What makes some people react to the sight of two men holding hands with anger, hatred & violence?
University of Utah researcher Karen Blair plans to measure how thoughts and feelings inside the brain are subconsciously expressed by the body after seeing a same-sex public display of affection.
Understanding the physiology of prejudice toward sexual minorities might point to a way to reduce it and the violence they experience, she said.
Understanding the physical mechanisms — such as changes in levels of the stress hormone cortisol — will help to develop better interventions and educational materials to reduce hate-based crimes, said Blair.
She was raised in St. Vital, Winnipeg, Canada and earned a doctorate in social psychology from Queen’s University.
The questions she asked as a university undergraduate, when she came out as a lesbian to herself and others, led to the research she does now.
“I was in a course on relationships and the psychology of love and relationships. I kept raising my hand to ask the prof ‘Do we know if this thing works for same-sex couples?’ The answer was always ‘We don’t know — they haven’t done the study.’ Textbooks were always about heterosexual couples’ experiences. So I said ‘I guess I’ll have to do it.'”
Blair, who studies lesbian, gay, bisexual, transgender and queer psychology, relationships, prejudice and health, is a post-doctoral fellow at the University of Utah. Her fellowship is funded by the Canadian Institutes of Health Research and covers her salary, but leaves her to her own devices to find funds to support her research.
Blair has gone online to solicit crowd-funding support for her research at www.wecanholdhands.com. Her goal is to raise $7,500 toward its estimated cost of $12,000. Blair said she’ll make up the difference. Just over $2,000 has been raised so far for the study of 120 subjects that involves lab time to measure such things as levels of cortisol, the stress hormone. It aims to understand more about how prejudiced individuals respond when they see a same-sex public display of affection.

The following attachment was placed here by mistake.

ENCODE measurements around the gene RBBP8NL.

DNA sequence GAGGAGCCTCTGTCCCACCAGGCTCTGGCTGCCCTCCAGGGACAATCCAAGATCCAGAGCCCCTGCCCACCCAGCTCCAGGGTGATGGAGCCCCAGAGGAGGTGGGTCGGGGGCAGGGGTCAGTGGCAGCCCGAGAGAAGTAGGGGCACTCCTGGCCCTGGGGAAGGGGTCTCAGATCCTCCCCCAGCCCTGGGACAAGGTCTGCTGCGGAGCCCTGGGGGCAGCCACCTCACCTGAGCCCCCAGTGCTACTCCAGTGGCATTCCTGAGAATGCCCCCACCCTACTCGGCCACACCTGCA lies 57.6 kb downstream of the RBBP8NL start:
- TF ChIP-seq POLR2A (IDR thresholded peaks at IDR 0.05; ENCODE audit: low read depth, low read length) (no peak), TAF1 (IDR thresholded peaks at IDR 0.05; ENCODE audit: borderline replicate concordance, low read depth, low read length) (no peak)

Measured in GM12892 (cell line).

Blair said it’s part of a larger, three-part study looking at the health benefits of shared affection between partners, especially when affection is shared in public. In general, affection is known to have positive health outcomes for people in relationships, but less is known about how affection functions when it is shared in public and even less about affection in same-sex couples, she said.
It was “discouraging” to hear some people in Steinbach, Manitoba, Canada oppose gay-straight alliances in school, she said. The health benefit to those struggling with their sexual orientation is feeling accepted rather than wishing they were dead and considering suicide, said Blair.
“It’s going to keep them alive. The more we create these alliances that feed into social support from friends, the better their mental and physical health will be,” said Blair. “We can back that up with research already.”
Acceptance of sexual minorities is growing, but it’s not a global reality yet, she said.
“In countries like Russia, they say something like 85 percent agree with anti-gay propaganda laws.” Blair said her study is needed and could be put to good use in many places.
“The research is going to be relevant across the border and outside North America.”
A broad range of people are expected to participate in the study, she said. Utah is heavily populated with Mormons whose religion opposes homosexuality, but the liberal University of Utah was ranked as one of the 25 most queer-friendly campuses in 2012.
“There’s a very wide spectrum of people’s opinions here,” she said.